Over the weekend, the smart and successful VC Fred Wilson used the metaphor of TV shows vs. TV networks to suggest that investors (and the rest of us) sometime (often?) confuse the significance of various kinds of web-based startups.
Anyone who has used the internet for more than five years should immediately recognize what he’s suggesting. Some things we believe will define the future — that are so disruptive they will do away with institutions that have been in place for centuries — turn out to be I Love Lucy or MySpace.
If I were to debate this topic (and I’m not), my position would be this: In this metaphor TV is “the internet.” Everything else is a TV show.
In 2008, I wrote a post that applied the TV vs. TV show metaphor to magazines. Magazines start, magazines die, was my point. Don’t confuse a magazine’s death with the death of magazines. (I have reposted it in full at the bottom of this page.)
It’s a part of a continuous theme of this blog: There is technology (or a communications medium) and there are things that one can do with that technology (or medium). When we start suggesting that a business model is the same as the technology that enables it, we head down a path of confusing TV shows with TV networks.
As Fred knows, there is lots of money to be made from investing in internet companies that seem like TV networks, but are merely TV shows. They can be massively successful as investments (again, as he has repeatedly demonstrated). But only time will tell us if Google, or Facebook, or Twitter are today’s I Love Lucy.
But come to think of it, TV as it was when I Love Lucy first aired, is hardly around anymore.
Here is what I wrote, in full, on that post dated November 2, 2008 and titled, “Magazines start, magazines die.”:
In this week’s Advertising Age, there is an article with the headline, “Will Print Survive the Next Five Years? ” And while the author of the piece provides either/or scenarios of how the current down-market will play out, the most graphic scenario (as the headline suggests) is a Print Apocalypse where advertisers leave magazines for the web, and never return.
I have a suggestion for the author of the article.
Get Advertising Age’s president and editor-in-chief Rance Crain to tell you the story of how Advertising Age got started. He’s told me the story — and I was spellbound.
Make sure you get the specifics of the dates, times and context of its creation. You will hear about a trade publication that was created a few months after the stock market crash of 1929. That’s right, after . You’ll hear about a trade publication startup whose formative years occurred during an economic Depression in which one-out-of-four Americans was unemployed.
It is a story of audacity and passion — and creative financing.
It is a story set in a time when economists and writers were suggesting capitalism itself could soon be dead. But despite that context and those fears, it’s a story about a man who started a publication about the ball-bearings of capitalism — advertising.
But yes, magazines do die
As much Kool-Ade as I drink and serve about social media and web marketing, I am less-and-less convinced by the death-of-print crowd. Again, listen: certain publications will die. I’ve pulled the plug on some, myself. No doubt, I will again in the future.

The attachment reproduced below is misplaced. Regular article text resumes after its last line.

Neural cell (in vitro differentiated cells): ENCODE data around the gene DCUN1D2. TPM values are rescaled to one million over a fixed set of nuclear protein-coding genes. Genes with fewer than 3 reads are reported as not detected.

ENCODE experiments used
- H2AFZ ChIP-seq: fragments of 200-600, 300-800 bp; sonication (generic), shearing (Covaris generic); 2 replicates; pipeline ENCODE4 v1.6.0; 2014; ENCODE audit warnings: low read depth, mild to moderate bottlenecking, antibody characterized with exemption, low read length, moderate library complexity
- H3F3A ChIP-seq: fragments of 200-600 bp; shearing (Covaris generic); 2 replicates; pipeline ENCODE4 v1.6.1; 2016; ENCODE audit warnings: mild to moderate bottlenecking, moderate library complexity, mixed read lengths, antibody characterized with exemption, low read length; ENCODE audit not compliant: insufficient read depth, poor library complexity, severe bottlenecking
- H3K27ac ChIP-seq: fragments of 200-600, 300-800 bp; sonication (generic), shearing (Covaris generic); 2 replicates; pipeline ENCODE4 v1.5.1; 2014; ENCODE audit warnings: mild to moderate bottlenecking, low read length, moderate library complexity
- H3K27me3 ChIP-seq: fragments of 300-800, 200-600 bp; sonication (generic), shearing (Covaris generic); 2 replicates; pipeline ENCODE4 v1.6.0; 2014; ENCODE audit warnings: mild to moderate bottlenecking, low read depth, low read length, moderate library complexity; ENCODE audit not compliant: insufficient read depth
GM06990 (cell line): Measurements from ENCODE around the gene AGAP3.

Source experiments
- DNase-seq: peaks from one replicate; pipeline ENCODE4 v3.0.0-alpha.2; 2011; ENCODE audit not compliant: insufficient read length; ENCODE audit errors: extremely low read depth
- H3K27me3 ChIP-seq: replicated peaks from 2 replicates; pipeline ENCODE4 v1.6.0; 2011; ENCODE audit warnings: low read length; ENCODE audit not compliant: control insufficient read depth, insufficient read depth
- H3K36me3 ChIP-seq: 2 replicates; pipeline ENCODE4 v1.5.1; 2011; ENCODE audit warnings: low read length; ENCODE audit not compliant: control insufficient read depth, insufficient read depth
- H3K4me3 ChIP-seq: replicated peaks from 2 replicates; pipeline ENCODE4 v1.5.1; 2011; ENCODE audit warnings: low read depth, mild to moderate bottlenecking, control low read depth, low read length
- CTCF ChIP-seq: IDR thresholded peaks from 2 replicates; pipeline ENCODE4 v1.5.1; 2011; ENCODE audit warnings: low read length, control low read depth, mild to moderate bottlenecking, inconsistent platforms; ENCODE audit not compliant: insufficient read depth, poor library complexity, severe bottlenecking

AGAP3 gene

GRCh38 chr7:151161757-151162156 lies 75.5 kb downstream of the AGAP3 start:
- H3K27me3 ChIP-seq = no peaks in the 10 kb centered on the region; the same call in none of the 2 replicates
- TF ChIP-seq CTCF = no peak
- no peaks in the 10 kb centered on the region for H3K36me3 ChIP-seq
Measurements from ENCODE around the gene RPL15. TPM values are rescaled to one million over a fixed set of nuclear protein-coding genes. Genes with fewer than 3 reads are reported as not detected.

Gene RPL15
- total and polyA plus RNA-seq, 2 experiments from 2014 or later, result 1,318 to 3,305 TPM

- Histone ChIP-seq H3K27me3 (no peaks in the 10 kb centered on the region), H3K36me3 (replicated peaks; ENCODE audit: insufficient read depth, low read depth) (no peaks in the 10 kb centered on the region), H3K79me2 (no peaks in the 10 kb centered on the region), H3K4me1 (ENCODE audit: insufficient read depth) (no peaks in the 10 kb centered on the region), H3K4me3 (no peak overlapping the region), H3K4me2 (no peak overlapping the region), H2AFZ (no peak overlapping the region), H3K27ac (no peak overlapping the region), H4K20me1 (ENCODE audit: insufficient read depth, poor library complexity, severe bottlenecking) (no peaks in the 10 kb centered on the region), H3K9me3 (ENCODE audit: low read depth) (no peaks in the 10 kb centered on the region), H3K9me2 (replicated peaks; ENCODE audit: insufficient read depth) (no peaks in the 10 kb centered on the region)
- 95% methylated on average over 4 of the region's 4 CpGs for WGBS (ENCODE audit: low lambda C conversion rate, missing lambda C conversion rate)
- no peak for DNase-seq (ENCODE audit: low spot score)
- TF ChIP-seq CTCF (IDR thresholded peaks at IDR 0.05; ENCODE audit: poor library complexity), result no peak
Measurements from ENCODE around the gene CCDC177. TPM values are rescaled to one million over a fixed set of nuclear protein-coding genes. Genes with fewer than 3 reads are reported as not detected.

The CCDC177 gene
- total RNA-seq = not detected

But I’m talking about the medium , not a specific magazine title — or even category.
You know how every season on network and cable TV, there are new shows premiered and other shows cancelled. Of course you know that. That’s because you’ve experienced it every year of your entire life. On TV, they even celebrate the new (without mentioning the death of the show it replaces). Just because series get cancelled, would you ever see an article suggesting network and cable TV are going to die in five years? Even if a network dies or — as they do — a cable network bombs, would you see an article suggesting the entire medium of TV is going to soon be dead? Heck, what will we do with all those flat screen TVs we’re buying if that happens?
As I have written on this blog continuously for the past eight years, the same thing happens with magazines. Magazines get started. Magazines die. It’s the whole circle of life thing. But for some reason, those who should know better confuse the closure of a magazine with the end of an entire medium.
As much as I personally do not include print newspapers in my life, even I don’t think they’re going to completely die. Become something else, yes. But die? As for magazines, I’ve said here for a long time, news weeklies and a great number of mass-marketed magazines will die — as they have done since the beginning of magazine time. And magazines like TV Guide (the listings part) will die. And trade publications that focus on breaking news and the transactions of their industry — like Advertising Age, for example — will find that the web is a better medium than print. Some day — and I think it will be a long time from now — Advertising Age may even be a web-based only product. But I’ll bet it won’t be in the next five years.
But even as those magazines die, new, tightly focused and well produced magazines will fill the vacuum created by the departure of such publications. Next season, there will be new titles on the newsstand — or sent to you by your association, employer, favorite cause, etc.
Don’t believe me?
The Advertising Age piece was inspired by lay-offs in the print media world last week. (Note to writer: There were layoffs in every industry last week.) But guess what? In the past few weeks, 52 new magazines have been started according to Samir Husni, Mr. Magazine. And that’s up from 36 starts during the same period last year.
Some won’t make it into their second year. Just like on TV.